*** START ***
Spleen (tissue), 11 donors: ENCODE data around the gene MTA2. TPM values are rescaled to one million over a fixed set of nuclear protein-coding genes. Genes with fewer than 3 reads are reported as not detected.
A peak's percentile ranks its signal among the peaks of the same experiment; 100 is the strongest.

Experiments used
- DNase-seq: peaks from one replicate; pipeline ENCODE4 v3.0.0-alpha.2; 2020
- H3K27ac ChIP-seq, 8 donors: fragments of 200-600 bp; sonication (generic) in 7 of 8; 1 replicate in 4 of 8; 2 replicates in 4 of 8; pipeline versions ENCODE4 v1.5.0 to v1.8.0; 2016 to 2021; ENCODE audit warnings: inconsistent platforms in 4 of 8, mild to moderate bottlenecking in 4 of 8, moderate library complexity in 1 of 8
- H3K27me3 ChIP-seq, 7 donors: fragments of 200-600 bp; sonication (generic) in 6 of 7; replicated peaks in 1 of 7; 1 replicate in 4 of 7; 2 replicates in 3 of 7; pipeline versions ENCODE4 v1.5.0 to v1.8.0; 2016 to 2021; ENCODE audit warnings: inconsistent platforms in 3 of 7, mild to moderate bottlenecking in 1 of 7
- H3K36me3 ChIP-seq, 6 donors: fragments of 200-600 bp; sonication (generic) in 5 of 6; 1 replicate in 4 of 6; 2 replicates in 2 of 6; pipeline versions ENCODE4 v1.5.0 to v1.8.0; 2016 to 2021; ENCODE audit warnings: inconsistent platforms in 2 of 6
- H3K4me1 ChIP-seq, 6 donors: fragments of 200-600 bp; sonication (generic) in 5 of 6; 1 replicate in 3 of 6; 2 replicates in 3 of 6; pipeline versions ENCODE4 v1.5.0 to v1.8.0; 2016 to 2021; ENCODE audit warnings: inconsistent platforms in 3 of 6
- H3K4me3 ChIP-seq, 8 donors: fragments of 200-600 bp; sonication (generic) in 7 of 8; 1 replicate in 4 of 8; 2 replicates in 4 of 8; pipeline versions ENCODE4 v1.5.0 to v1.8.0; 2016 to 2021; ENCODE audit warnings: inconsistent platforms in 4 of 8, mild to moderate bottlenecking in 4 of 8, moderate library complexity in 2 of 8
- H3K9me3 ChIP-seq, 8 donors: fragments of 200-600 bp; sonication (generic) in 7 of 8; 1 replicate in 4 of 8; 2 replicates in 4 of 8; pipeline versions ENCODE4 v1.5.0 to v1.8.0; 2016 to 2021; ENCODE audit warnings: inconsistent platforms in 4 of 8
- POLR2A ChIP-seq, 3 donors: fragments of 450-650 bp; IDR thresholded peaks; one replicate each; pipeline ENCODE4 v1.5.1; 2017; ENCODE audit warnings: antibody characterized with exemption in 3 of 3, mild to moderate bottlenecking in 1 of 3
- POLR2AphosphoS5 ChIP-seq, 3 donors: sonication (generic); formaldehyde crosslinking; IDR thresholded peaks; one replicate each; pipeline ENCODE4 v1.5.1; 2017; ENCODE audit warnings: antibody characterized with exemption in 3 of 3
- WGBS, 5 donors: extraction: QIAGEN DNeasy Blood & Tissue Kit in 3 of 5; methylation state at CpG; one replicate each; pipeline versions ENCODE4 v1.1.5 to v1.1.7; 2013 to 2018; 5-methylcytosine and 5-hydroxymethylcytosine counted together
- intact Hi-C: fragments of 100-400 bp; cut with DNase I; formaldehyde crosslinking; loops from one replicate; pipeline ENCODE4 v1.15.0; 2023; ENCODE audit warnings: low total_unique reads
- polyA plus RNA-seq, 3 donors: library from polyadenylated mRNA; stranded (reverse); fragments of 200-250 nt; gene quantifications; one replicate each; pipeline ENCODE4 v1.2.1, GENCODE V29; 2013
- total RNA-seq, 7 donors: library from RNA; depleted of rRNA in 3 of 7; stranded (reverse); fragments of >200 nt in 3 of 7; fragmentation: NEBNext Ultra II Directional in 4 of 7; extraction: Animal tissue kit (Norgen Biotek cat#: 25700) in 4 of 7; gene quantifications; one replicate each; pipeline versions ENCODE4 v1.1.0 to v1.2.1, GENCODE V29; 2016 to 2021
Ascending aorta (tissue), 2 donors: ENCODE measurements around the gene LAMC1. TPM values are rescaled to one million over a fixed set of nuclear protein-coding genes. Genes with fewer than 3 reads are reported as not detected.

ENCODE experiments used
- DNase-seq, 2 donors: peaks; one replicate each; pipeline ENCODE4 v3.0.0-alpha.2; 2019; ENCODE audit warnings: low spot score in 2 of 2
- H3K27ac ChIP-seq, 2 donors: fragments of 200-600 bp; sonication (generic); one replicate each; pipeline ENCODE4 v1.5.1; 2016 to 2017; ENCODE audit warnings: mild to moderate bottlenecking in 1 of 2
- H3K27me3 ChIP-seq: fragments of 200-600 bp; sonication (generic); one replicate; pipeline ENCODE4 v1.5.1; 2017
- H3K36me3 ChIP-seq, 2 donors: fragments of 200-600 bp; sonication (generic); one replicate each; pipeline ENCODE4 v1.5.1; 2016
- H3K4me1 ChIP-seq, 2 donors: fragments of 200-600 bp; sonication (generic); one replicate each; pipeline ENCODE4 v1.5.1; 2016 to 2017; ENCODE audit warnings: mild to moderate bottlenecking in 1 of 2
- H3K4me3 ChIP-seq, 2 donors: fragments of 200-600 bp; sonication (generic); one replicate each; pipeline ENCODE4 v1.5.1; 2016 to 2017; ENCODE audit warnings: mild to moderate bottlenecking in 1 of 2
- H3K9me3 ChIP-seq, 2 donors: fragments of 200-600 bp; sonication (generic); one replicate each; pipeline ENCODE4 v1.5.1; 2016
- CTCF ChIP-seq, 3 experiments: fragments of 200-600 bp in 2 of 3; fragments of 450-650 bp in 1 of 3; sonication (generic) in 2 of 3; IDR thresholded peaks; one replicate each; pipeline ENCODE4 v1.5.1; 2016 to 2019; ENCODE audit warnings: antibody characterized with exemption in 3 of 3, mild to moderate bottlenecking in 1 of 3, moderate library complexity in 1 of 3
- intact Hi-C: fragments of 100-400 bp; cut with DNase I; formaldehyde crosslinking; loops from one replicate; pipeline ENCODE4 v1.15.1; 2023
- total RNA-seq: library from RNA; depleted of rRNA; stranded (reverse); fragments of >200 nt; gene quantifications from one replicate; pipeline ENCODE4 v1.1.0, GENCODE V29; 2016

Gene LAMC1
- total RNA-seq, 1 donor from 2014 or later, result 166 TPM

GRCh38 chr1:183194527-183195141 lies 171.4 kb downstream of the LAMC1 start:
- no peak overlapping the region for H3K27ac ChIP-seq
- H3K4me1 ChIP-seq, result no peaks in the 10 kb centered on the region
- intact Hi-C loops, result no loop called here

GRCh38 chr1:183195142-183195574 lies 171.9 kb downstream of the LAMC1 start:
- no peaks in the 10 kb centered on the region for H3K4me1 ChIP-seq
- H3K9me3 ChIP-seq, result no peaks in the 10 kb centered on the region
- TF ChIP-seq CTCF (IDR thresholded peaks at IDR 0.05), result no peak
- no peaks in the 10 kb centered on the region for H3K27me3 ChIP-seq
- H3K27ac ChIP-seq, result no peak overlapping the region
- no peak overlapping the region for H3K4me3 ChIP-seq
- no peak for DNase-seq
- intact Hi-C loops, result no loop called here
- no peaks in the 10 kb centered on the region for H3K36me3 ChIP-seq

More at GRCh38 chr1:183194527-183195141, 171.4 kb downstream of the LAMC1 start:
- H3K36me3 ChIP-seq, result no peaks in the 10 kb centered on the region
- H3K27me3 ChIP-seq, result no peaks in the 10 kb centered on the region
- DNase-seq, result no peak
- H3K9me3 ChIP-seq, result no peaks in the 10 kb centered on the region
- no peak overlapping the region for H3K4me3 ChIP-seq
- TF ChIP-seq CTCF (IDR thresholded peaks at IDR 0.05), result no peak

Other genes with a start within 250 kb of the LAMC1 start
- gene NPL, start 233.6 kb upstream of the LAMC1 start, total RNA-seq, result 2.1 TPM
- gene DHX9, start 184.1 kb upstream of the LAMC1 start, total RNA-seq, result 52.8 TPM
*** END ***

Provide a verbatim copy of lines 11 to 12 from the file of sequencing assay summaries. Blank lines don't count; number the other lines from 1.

- POLR2A ChIP-seq, 3 donors: fragments of 450-650 bp; IDR thresholded peaks; one replicate each; pipeline ENCODE4 v1.5.1; 2017; ENCODE audit warnings: antibody characterized with exemption in 3 of 3, mild to moderate bottlenecking in 1 of 3
- POLR2AphosphoS5 ChIP-seq, 3 donors: sonication (generic); formaldehyde crosslinking; IDR thresholded peaks; one replicate each; pipeline ENCODE4 v1.5.1; 2017; ENCODE audit warnings: antibody characterized with exemption in 3 of 3